miércoles, 15 de noviembre de 2017


Today as I was recieving a checkout for a Piper Arrow (all my previous complex time is in a Mooney M20B), my current instructor showed me a different technique for re-checking that the landing gear was in the "down and locked" position. 

The previous instructor insisted that I go through the "GUMPS" checklist at least three times before landing. For the sake of review, "GUMPS" stands for: 

G as - Fuel selector on the fullest tank 
U undercarrige - Down and locked 
M ixture - enrichen 
P rop - full forward 
S eatbelts - secure (although I've seen different variations for the "s") 

The main point being to re-check the landing gear is in the "down and locked" position so as not to land gear-up. One challenge that I faced with "GUMPS" is trying to remember what the acronym stood for, check the items, and continue to fly the airplane. 

Now, the new technique is this: 

Pre-landing checklist (from the written checklist) on downwind (or before crossing the FAF or GS intercept), which includes lowering the gear, ensuring that the fuel selector is on the fullest tank, that the mixture is at an appropriate setting, and that seatbelts are on. 

Then, as one notch of flaps are put in abeam the numbers, another gear check is performed. And this is done by merely confirming that the gear is down and locked by saying "three in the green." When one more notch of flaps is added, the gear is reconfirmed down by again stating "three in the green." At the final notch of flaps, the gear is reconfirmed, and the prop is brought to the full-forward position. And, the gear is re-checked on short final. 

Now, this is why I like the new way better than the GUMPS way: The GUMPS items are important to check, hence the "pre-landing checklist" on downwind. However, all except the "undercarriage" are not so important that they need to be checked four or five times within a two minute time frame. We don't re-check the same systems on a non-complex airplane four times between downwind and short final. 

Why do we do it in a complex airplane with a higher work-load? The non-GUMPS method reduces workload, making it easier to "stay ahead of the airplane." Why? Because you aren't checking things that you just checked 30 seconds ago. Believe it or not, seatbelts don't come flying off, mixtures tend to stay put, and you won't run the fullest tank dry while turning base or final. It's better to fly the airplane than to go through unneccesary checklist items.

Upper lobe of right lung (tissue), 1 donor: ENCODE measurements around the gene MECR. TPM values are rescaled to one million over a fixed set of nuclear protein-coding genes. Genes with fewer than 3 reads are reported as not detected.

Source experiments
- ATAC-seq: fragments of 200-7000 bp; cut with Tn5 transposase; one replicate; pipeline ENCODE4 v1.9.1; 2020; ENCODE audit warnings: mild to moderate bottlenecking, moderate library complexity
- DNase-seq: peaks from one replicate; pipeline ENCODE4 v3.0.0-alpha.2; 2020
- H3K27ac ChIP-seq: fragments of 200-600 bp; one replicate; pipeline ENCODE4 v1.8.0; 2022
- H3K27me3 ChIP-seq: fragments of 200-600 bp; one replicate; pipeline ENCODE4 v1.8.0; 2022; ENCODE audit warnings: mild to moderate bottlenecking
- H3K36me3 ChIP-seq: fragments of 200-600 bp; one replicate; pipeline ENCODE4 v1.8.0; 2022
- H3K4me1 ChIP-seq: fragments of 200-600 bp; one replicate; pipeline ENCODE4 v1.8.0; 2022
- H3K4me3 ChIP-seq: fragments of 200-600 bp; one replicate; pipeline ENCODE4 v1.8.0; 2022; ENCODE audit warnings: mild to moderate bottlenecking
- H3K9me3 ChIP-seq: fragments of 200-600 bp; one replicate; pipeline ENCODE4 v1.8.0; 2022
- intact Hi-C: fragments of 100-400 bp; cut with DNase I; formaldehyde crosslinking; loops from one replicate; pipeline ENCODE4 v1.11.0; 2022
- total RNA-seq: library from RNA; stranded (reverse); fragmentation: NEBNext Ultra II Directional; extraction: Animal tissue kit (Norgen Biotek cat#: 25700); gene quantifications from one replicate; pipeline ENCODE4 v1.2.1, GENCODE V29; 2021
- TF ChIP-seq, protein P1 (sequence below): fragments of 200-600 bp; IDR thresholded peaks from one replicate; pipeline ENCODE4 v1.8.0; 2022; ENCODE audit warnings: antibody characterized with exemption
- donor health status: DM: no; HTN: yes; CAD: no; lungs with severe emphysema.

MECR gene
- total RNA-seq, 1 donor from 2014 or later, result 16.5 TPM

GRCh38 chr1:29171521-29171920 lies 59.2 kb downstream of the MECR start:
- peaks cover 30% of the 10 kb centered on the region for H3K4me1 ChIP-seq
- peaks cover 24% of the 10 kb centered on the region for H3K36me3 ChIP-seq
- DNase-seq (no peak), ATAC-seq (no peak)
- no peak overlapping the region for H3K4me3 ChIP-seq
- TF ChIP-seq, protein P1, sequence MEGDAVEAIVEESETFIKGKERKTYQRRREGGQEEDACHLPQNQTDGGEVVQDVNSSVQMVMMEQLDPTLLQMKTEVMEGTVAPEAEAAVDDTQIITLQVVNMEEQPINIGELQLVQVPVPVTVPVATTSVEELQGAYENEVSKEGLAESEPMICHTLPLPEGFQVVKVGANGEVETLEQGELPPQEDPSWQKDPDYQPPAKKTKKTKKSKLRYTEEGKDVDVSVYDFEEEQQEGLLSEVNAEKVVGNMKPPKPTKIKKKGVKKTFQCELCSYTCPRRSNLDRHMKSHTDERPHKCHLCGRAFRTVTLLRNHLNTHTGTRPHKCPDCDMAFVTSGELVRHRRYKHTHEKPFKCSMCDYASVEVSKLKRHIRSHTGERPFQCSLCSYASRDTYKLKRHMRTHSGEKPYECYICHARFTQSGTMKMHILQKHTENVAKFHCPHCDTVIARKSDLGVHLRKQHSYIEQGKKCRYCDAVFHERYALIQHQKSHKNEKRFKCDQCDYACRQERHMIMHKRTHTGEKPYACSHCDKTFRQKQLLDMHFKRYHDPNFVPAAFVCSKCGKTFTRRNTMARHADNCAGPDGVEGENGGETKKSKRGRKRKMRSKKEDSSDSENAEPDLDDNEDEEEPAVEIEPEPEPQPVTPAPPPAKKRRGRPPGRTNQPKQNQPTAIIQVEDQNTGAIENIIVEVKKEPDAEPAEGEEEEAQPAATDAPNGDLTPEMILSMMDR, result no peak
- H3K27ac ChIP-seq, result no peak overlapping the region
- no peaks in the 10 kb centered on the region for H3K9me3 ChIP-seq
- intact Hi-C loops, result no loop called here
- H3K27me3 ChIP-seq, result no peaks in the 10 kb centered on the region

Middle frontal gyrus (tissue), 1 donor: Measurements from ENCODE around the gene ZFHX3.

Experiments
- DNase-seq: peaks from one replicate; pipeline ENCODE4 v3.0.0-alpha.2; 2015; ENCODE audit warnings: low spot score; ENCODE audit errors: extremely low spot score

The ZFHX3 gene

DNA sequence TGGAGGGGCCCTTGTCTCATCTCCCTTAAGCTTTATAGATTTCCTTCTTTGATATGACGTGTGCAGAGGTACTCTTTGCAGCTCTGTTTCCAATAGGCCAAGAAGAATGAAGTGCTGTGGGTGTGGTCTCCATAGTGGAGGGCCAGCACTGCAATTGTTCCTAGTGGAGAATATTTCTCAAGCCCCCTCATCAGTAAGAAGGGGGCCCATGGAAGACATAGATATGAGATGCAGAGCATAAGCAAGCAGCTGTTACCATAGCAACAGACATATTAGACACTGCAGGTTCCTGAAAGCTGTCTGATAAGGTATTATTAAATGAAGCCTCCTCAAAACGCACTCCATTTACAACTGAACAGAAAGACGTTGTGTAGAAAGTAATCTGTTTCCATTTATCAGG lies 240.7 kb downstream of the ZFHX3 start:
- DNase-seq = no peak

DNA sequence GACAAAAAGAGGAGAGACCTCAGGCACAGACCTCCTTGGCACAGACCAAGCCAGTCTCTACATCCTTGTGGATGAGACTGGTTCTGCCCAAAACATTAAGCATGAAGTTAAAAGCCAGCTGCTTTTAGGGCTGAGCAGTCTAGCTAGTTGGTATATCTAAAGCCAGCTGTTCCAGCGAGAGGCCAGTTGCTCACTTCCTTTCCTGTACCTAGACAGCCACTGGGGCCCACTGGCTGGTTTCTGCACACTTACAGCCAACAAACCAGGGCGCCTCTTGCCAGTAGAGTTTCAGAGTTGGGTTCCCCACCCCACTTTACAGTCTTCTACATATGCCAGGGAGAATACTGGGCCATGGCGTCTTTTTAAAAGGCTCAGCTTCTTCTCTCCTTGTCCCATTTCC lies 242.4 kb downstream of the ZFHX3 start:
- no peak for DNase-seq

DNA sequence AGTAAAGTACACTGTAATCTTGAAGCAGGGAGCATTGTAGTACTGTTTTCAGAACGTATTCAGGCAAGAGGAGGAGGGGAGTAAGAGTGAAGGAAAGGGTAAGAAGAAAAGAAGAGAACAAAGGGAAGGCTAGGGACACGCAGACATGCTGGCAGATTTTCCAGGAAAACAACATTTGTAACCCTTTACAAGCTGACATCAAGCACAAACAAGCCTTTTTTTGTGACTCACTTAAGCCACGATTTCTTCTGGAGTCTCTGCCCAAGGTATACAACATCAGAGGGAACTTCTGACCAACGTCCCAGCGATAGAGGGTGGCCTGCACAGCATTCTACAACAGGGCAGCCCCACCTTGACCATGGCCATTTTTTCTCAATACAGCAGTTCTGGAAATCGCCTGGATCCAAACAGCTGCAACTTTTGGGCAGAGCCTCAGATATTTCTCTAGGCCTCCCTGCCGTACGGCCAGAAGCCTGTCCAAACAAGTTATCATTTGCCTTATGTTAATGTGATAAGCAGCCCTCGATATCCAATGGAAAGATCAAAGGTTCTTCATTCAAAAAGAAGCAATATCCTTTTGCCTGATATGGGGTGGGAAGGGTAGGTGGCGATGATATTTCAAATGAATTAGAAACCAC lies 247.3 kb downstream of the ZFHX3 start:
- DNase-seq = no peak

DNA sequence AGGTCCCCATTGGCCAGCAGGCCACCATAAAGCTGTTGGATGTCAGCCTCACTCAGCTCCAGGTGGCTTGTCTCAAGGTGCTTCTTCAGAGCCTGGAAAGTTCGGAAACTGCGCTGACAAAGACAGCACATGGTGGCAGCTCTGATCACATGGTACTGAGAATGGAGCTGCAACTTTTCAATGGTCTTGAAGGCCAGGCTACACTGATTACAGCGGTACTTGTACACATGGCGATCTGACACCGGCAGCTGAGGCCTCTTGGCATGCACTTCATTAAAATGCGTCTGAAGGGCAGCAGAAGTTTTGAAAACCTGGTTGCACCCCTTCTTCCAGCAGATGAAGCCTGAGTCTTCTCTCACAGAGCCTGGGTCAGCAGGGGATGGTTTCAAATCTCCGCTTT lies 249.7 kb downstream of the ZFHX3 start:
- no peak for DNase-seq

Now, I see where the "new" way could get you into some trouble: No flap landings. However, I think there is an antidote built in. When you purposefully do a no-flap landing, you have to consciously think about not lowering the flaps. Therefore, a very easy habit to get into is that whenever you think about the flaps, whether lowering them or leaving them up, you re-check the gear. Also, it's only a matter of a quick glance down to see the three green lights - it's as easy as checking your airspeed - when your flaps are set at thier final position for the approach. 

Anyway, I found the "new" way much less complicated than the "GUMPS" way, and the instructor even remarked on how far ahead of the airplane I was. I thank the "new" way for allowing me to do so. 

Now, admittedly, I am a rookie, and I'd like to hear some opinions from our more experienced users on this subject. If you disagree that's fine. I just want to know what you think. 

martes, 14 de noviembre de 2017

Seguridad de Vuelo

Controladores proponen Proyecto de ley para mejorar la Seguridad Aérea

Reflexión: Sí los controladores de transito aéreo, dependen de la DGAC, no debería ser acaso ese organismo el que este preocupado del aspecto de Seguridad Operacional y sea dicha autoridad aeronáutica, la que eleve una proposición para producir una mejora sustancial al tema.